Maybe 20 minutes and a half dozen other runners later, I got out of the chair.  Ruth led me along and really talked me into a good headspace.  I can't remember everything she said, but it wasn't rah-rah inspirational stuff.  Rather just reminders to take care of myself and focus on eating and drinking, breathing and relaxing.  When we parted ways I felt ready.  Not eager, but willing to work.  Time to drag my weary, shit-ass up the mountain...

It wasn't long before I again saw Neil, this time sitting on the side of the trail.  I told him to get up and we could hike together.  It was nice to get to know him better and talk about his family and life.  Everybody out there has a story and I am glad to say I know a little of his.  Class act.  Obviously wasn't having the race he wanted, but his will come again soon.  I slowly pulled away, but we would leap frog each other this whole leg.

On the out and back at the summit I saw several runners that had 15-20 minutes on me, and that Neil was right behind.  I hoped to pick the pace up at this point and try to finish strong.  Apart from a calf cramp dropping me to the ground for a few minutes, the descent was decent.  I reached the final aid station feeling good and in 12th place.  Only 7.5 miles to go of mostly downhill and runnable trail.
I got the always refreshing handi-wipe facial and brief back massage and made my way to the finish.





It took a couple of miles but I finally got into a groove I hadn't felt since around mile 35.  Steady, easy running.  Focused and in tune.  I was having fun.  I had energy. I was alive.

I crossed the line in 11:14:42.  11th place.  All things considered, it was a great day.








Thanks to my wife, Ruth.  Couldn't have done this without you.  You were everywhere.  I love you.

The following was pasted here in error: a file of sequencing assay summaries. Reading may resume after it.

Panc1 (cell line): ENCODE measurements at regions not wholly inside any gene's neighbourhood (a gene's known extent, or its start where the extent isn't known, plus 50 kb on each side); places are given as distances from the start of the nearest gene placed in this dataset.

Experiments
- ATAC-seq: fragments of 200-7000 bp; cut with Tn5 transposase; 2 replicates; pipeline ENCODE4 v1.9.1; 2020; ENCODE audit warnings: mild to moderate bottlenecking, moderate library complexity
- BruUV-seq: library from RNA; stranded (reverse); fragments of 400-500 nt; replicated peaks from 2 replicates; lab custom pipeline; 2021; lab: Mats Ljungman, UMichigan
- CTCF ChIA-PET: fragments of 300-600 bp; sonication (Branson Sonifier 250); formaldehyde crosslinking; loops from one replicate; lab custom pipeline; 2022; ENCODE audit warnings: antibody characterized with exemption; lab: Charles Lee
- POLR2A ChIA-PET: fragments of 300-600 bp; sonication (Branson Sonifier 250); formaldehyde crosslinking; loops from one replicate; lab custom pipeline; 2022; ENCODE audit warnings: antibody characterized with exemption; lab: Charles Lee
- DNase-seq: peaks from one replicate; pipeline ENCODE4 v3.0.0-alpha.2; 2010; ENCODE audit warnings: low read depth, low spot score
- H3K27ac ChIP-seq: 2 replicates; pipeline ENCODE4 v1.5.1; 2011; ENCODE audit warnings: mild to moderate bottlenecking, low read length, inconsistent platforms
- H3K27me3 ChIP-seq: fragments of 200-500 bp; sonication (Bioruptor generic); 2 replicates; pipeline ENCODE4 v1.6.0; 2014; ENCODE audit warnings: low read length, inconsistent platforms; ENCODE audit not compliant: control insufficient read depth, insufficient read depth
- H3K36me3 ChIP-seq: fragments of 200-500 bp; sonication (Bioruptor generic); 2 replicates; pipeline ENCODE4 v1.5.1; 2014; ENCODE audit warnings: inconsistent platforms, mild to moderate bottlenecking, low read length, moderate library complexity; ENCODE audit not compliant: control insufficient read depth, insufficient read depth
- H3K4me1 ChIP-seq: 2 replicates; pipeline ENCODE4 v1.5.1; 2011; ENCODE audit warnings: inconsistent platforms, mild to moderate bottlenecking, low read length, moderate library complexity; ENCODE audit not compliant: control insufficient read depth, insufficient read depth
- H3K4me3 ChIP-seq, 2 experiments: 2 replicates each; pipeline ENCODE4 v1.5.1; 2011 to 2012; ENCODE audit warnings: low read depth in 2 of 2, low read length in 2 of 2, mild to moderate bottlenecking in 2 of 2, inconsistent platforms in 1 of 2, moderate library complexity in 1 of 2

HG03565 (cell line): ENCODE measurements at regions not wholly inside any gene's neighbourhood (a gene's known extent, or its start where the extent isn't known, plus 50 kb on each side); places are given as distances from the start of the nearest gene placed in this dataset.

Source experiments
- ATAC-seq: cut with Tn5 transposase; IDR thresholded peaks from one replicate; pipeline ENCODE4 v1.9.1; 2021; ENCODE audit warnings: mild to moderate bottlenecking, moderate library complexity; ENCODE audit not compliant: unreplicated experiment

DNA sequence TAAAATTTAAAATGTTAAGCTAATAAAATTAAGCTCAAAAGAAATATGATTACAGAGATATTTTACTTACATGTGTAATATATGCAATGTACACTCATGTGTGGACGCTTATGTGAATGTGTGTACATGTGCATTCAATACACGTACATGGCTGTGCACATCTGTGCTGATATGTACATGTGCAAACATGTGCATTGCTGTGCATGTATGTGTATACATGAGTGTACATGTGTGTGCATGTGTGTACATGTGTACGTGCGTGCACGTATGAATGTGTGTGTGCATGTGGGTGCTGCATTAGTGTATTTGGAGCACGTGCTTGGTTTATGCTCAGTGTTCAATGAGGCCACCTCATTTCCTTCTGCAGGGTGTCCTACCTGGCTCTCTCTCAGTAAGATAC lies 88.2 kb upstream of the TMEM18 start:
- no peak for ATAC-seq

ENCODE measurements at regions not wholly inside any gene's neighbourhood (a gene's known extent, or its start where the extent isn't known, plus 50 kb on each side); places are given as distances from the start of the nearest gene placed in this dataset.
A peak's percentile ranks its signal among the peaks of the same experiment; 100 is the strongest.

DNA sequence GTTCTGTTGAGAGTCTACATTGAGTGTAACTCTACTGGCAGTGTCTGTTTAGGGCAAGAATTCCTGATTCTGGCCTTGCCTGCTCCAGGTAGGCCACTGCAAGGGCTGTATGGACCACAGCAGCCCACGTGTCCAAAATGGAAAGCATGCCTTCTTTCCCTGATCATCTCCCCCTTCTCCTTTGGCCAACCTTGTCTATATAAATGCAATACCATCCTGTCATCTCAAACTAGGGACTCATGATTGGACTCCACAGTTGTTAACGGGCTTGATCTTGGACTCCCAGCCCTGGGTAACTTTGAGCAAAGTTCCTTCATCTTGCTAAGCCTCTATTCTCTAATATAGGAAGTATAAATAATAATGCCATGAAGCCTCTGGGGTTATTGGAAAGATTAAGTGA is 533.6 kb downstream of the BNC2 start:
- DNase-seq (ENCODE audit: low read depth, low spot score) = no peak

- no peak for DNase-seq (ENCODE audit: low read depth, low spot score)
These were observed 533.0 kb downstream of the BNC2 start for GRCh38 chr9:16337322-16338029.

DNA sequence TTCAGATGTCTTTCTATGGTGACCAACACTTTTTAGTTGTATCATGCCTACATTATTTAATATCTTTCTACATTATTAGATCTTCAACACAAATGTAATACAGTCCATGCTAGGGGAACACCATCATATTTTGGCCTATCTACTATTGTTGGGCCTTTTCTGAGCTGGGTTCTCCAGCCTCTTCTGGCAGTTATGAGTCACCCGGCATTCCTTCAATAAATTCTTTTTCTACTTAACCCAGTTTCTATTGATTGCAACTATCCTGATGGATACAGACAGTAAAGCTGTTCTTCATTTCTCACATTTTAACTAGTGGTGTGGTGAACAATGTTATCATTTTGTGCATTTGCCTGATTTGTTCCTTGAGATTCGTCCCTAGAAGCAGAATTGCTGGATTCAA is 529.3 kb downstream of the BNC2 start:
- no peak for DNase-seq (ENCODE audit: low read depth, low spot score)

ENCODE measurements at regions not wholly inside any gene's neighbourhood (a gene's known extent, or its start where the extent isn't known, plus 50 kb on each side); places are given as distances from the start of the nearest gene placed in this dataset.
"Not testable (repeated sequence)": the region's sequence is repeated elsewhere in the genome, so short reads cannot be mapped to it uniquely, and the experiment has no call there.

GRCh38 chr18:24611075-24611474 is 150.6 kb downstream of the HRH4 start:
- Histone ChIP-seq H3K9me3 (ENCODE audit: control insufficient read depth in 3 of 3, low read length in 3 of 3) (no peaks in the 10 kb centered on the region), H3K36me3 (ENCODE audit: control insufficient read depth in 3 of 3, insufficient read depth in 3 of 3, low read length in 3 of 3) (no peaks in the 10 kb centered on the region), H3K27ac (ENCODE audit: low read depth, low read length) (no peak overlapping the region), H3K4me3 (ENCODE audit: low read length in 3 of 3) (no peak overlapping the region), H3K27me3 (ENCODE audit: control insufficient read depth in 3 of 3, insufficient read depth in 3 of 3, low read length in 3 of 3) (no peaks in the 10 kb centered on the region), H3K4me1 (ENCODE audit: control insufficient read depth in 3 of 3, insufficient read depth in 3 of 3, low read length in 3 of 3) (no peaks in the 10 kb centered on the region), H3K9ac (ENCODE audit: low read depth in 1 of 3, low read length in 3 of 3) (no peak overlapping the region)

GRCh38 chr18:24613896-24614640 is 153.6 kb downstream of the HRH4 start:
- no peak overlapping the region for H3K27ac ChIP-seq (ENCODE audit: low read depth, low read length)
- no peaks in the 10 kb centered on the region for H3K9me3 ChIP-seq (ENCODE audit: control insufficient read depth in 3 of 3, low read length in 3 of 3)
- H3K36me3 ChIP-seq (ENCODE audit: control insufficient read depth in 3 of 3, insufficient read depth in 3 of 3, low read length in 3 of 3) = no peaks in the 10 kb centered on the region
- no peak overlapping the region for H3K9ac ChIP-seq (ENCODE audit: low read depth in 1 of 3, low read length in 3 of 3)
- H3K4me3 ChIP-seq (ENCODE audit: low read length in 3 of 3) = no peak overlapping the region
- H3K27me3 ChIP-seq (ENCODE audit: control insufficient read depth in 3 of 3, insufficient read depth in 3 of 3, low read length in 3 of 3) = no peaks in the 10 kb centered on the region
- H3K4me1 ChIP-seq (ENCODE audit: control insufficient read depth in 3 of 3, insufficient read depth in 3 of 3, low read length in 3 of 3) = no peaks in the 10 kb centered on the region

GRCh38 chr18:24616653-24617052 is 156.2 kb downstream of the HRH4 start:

Ever since my first ultra, this song enters my brain often during races.  This one was certainly no exception...










Friday, August 19, 2011

Waldo tomorrow

Waldo tomorrow.  I'm wholly trashed from a very tough week of work, but looking forward to spending a day on the trails and seeing how the race unfolds.  Follow it live here.



its go time...

Thursday, August 11, 2011

Mt. Hood Circumnavigation



Wow.
Too much to try to write about. 
Enjoy the pics.

(Joe Grant has some more photos up on his site here)  
























Thursday, August 4, 2011

2011 Mt. Hood 50


I came into this race with no idea what to expect.  When I ran this last year, it was my first 50 miler and I was scared as hell...and when I finally finished it I was tired as hell.  I had gotten off course, discouraged, dehydrated, and was just glad to be done with it.

Although this year was far from perfect, it was truly a great experience and some of the most fun I have had in the short time I've been running.

The morning went smoothly, getting geared up and checked in a few minutes before the start.  The pre-race packet pick-up Thursday really makes things easy  (RD Todd Janssen is quickly becoming one of the best race directors around...if one likes well organized, well marked, super friendly events).  I made my way through the crowd and found the expected familiar faces...Yassine, Trevor, Mike, Will and, surprisingly, Nick.  Time to run.


The course is a double out-and-back on the beautiful Pacific Crest Trail south of Mount Hood starting at the Clackamas Historic Compound near Timothy Lake.  Runners start heading north, turn around at Hwy 26, then continue south back through the starting area and down into the Warm Springs reservation before returning back to the start/finish.

The first few miles of the race was like a training run--lots of conversation and catching up.  It didn't feel like a race at all.  Things were pretty relaxed and I was feeling great.  The sun was shining, the air was clean, and the mountain would show itself here and there.  Running doesn't get much better.

Mt. Hood from the trail (Ian Sharman)
I found myself running most of the way to the first turnaround with Trevor and Nick.  The pace was perfect, right in my comfort zone, strong but not taxing.  When we saw Yassine coming our way I knew it was almost time to head back.

Nick took off up the first climb once we turned around, and I figured that was the last I might see of him until the next turn around.  Trevor dropped back a bit when he saw his brother (who was strongly running his first ultra), but I knew I would see him again.  For a bit I was by myself and just taking it in, although the nature of the course meant there was always a lot of passing people.  Not too much of an inconvenience, but mildly annoying...